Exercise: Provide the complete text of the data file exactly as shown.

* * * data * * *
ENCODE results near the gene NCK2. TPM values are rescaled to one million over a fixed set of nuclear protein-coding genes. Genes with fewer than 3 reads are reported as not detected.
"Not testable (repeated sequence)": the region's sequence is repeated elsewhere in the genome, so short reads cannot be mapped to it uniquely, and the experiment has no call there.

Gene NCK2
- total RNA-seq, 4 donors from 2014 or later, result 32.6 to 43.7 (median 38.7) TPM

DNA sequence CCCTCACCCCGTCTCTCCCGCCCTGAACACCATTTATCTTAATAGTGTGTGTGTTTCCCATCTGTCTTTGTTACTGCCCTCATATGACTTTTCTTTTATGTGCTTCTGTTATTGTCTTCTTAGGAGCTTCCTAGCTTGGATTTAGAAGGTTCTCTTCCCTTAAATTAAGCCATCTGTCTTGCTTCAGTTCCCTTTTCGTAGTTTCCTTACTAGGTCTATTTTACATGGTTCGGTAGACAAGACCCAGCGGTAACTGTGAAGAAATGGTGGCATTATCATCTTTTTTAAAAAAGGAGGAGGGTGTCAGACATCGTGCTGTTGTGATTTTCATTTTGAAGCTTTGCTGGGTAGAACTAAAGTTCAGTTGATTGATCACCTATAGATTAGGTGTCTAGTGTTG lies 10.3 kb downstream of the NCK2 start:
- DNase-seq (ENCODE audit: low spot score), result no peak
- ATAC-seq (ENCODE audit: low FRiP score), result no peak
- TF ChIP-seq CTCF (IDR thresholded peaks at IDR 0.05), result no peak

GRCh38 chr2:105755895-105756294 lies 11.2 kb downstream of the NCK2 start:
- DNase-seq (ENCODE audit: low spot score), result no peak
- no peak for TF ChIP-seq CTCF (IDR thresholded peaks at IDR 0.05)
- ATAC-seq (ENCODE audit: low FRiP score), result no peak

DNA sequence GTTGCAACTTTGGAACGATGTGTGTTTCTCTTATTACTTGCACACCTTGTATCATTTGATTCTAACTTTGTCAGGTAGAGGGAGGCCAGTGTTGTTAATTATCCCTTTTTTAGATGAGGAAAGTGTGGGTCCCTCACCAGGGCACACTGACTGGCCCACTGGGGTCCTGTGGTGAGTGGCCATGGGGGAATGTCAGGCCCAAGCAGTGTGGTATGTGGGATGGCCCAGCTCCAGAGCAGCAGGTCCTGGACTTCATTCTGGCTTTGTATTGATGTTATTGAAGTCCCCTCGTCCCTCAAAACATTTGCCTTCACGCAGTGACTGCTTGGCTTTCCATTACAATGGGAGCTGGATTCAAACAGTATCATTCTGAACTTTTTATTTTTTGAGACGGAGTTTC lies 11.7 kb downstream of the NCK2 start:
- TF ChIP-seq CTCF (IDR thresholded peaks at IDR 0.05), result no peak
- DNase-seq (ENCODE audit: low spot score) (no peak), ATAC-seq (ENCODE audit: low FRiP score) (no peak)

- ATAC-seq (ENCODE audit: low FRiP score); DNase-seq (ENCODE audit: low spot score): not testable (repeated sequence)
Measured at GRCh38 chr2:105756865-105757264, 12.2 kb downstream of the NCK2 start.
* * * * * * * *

ENCODE results near the gene NCK2. TPM values are rescaled to one million over a fixed set of nuclear protein-coding genes. Genes with fewer than 3 reads are reported as not detected.
"Not testable (repeated sequence)": the region's sequence is repeated elsewhere in the genome, so short reads cannot be mapped to it uniquely, and the experiment has no call there.

Gene NCK2
- total RNA-seq, 4 donors from 2014 or later, result 32.6 to 43.7 (median 38.7) TPM

DNA sequence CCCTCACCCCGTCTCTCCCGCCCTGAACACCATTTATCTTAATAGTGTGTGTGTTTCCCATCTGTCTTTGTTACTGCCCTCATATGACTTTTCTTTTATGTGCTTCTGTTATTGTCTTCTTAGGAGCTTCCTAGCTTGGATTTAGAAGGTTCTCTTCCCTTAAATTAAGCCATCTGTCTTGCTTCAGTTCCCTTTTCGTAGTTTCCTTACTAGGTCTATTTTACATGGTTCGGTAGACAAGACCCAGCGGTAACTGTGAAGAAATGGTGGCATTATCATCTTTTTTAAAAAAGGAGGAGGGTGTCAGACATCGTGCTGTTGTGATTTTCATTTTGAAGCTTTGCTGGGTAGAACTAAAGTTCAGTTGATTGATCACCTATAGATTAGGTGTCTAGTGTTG lies 10.3 kb downstream of the NCK2 start:
- DNase-seq (ENCODE audit: low spot score), result no peak
- ATAC-seq (ENCODE audit: low FRiP score), result no peak
- TF ChIP-seq CTCF (IDR thresholded peaks at IDR 0.05), result no peak

GRCh38 chr2:105755895-105756294 lies 11.2 kb downstream of the NCK2 start:
- DNase-seq (ENCODE audit: low spot score), result no peak
- no peak for TF ChIP-seq CTCF (IDR thresholded peaks at IDR 0.05)
- ATAC-seq (ENCODE audit: low FRiP score), result no peak

DNA sequence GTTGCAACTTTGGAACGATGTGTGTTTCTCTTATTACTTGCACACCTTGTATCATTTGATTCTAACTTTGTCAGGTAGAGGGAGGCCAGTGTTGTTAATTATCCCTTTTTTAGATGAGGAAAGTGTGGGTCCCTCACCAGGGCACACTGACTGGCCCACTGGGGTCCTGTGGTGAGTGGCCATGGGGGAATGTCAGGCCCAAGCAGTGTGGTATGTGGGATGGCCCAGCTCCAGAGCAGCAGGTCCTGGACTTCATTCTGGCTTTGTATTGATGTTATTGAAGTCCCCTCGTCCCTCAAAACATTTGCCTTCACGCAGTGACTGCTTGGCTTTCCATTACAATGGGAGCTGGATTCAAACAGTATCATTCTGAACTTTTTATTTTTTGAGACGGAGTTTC lies 11.7 kb downstream of the NCK2 start:
- TF ChIP-seq CTCF (IDR thresholded peaks at IDR 0.05), result no peak
- DNase-seq (ENCODE audit: low spot score) (no peak), ATAC-seq (ENCODE audit: low FRiP score) (no peak)

- ATAC-seq (ENCODE audit: low FRiP score); DNase-seq (ENCODE audit: low spot score): not testable (repeated sequence)
Measured at GRCh38 chr2:105756865-105757264, 12.2 kb downstream of the NCK2 start.